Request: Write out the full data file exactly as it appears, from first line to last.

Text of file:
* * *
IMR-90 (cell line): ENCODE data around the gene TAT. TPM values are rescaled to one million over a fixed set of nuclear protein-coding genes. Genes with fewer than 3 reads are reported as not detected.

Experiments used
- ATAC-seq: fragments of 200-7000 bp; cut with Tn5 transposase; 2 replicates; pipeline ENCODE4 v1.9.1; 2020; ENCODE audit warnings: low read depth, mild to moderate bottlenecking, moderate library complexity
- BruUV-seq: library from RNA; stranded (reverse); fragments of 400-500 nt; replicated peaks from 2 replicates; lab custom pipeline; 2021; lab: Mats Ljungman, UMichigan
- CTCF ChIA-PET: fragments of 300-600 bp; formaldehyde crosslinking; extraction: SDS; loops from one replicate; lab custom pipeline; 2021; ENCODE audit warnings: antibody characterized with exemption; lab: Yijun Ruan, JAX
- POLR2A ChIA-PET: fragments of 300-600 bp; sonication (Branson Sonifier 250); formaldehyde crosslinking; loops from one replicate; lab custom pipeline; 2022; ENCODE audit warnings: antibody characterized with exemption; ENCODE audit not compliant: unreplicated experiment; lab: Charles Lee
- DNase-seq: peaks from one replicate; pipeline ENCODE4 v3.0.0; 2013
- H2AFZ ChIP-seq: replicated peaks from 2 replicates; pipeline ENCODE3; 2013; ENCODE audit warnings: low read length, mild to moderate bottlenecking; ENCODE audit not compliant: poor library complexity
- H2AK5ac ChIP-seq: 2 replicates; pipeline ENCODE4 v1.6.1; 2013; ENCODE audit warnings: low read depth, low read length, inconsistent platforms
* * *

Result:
IMR-90 (cell line): ENCODE data around the gene TAT. TPM values are rescaled to one million over a fixed set of nuclear protein-coding genes. Genes with fewer than 3 reads are reported as not detected.

Experiments used
- ATAC-seq: fragments of 200-7000 bp; cut with Tn5 transposase; 2 replicates; pipeline ENCODE4 v1.9.1; 2020; ENCODE audit warnings: low read depth, mild to moderate bottlenecking, moderate library complexity
- BruUV-seq: library from RNA; stranded (reverse); fragments of 400-500 nt; replicated peaks from 2 replicates; lab custom pipeline; 2021; lab: Mats Ljungman, UMichigan
- CTCF ChIA-PET: fragments of 300-600 bp; formaldehyde crosslinking; extraction: SDS; loops from one replicate; lab custom pipeline; 2021; ENCODE audit warnings: antibody characterized with exemption; lab: Yijun Ruan, JAX
- POLR2A ChIA-PET: fragments of 300-600 bp; sonication (Branson Sonifier 250); formaldehyde crosslinking; loops from one replicate; lab custom pipeline; 2022; ENCODE audit warnings: antibody characterized with exemption; ENCODE audit not compliant: unreplicated experiment; lab: Charles Lee
- DNase-seq: peaks from one replicate; pipeline ENCODE4 v3.0.0; 2013
- H2AFZ ChIP-seq: replicated peaks from 2 replicates; pipeline ENCODE3; 2013; ENCODE audit warnings: low read length, mild to moderate bottlenecking; ENCODE audit not compliant: poor library complexity
- H2AK5ac ChIP-seq: 2 replicates; pipeline ENCODE4 v1.6.1; 2013; ENCODE audit warnings: low read depth, low read length, inconsistent platforms